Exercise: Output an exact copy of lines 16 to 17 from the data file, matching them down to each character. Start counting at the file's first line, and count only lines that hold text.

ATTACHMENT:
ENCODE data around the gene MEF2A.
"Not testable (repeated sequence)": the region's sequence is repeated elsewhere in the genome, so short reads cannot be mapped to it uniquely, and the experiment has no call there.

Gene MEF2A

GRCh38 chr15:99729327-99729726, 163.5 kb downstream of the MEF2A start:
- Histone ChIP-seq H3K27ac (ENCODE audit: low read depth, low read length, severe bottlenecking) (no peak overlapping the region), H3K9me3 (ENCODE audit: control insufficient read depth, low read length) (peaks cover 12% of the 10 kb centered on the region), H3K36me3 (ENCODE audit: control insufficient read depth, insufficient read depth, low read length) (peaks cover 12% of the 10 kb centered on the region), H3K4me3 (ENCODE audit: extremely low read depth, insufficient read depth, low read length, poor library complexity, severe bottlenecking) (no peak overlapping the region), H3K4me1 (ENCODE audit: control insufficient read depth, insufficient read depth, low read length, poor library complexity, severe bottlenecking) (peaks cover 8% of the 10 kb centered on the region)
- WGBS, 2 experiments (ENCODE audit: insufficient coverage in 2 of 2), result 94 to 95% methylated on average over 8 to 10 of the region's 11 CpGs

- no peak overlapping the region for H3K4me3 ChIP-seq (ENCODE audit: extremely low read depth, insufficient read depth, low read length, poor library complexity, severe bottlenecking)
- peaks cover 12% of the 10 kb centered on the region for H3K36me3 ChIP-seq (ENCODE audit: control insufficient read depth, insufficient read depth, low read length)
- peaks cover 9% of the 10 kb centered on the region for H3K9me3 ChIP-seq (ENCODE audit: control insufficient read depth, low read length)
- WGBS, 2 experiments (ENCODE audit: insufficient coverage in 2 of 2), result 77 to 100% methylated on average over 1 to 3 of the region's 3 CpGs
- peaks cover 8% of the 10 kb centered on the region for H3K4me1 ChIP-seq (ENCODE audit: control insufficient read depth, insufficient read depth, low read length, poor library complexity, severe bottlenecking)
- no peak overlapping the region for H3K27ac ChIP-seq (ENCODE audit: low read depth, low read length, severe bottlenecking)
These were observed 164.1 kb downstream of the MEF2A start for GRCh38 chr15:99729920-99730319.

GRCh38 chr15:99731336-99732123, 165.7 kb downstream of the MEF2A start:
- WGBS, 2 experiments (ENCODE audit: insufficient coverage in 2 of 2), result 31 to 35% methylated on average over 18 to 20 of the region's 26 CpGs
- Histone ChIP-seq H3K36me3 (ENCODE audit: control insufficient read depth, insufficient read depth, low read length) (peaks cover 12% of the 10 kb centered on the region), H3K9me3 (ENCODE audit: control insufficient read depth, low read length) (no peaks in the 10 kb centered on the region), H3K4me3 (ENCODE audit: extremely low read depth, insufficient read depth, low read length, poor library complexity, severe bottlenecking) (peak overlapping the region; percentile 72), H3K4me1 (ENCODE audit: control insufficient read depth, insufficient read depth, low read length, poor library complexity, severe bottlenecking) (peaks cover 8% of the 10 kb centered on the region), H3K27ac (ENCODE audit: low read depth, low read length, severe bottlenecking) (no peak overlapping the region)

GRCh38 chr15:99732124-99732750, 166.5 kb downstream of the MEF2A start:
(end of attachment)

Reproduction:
- Histone ChIP-seq H3K36me3 (ENCODE audit: control insufficient read depth, insufficient read depth, low read length) (peaks cover 12% of the 10 kb centered on the region), H3K9me3 (ENCODE audit: control insufficient read depth, low read length) (no peaks in the 10 kb centered on the region), H3K4me3 (ENCODE audit: extremely low read depth, insufficient read depth, low read length, poor library complexity, severe bottlenecking) (peak overlapping the region; percentile 72), H3K4me1 (ENCODE audit: control insufficient read depth, insufficient read depth, low read length, poor library complexity, severe bottlenecking) (peaks cover 8% of the 10 kb centered on the region), H3K27ac (ENCODE audit: low read depth, low read length, severe bottlenecking) (no peak overlapping the region)

GRCh38 chr15:99732124-99732750, 166.5 kb downstream of the MEF2A start: